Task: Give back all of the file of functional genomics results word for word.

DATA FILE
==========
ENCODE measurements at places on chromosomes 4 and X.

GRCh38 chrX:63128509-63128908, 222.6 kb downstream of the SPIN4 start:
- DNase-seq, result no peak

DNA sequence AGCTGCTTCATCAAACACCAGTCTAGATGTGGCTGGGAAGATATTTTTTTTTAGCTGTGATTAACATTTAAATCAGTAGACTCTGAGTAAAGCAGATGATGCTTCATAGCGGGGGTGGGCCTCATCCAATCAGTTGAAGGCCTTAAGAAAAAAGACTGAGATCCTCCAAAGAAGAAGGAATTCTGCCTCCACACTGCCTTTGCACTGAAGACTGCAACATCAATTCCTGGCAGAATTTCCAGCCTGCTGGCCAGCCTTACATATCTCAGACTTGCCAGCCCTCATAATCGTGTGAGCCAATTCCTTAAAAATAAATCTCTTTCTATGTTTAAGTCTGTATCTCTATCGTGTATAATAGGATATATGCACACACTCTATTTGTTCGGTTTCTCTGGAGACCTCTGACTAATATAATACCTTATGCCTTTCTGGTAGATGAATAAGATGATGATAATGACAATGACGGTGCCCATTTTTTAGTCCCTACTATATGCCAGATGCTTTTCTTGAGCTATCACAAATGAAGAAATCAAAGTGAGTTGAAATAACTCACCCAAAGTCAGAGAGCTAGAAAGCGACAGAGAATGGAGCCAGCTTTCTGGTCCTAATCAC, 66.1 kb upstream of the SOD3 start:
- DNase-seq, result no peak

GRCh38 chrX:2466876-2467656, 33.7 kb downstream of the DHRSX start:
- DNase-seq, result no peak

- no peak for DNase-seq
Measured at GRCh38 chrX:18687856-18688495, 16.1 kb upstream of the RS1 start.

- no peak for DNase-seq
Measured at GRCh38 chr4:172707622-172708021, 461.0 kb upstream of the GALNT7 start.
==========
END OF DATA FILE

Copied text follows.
ENCODE measurements at places on chromosomes 4 and X.

GRCh38 chrX:63128509-63128908, 222.6 kb downstream of the SPIN4 start:
- DNase-seq, result no peak

DNA sequence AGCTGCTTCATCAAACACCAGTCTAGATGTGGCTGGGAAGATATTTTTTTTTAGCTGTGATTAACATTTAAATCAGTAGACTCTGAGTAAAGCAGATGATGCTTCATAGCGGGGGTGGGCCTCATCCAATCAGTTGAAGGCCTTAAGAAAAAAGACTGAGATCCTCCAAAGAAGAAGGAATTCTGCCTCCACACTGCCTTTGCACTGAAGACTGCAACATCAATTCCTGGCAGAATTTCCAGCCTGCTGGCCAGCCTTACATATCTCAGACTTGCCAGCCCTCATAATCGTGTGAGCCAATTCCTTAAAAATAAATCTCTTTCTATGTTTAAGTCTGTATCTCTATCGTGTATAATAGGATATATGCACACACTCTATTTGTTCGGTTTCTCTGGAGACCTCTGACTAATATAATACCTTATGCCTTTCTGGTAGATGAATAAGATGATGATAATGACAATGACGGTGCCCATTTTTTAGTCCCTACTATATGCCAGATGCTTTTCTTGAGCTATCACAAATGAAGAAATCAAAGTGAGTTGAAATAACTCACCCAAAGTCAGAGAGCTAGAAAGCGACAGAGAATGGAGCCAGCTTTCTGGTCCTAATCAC, 66.1 kb upstream of the SOD3 start:
- DNase-seq, result no peak

GRCh38 chrX:2466876-2467656, 33.7 kb downstream of the DHRSX start:
- DNase-seq, result no peak

- no peak for DNase-seq
Measured at GRCh38 chrX:18687856-18688495, 16.1 kb upstream of the RS1 start.

- no peak for DNase-seq
Measured at GRCh38 chr4:172707622-172708021, 461.0 kb upstream of the GALNT7 start.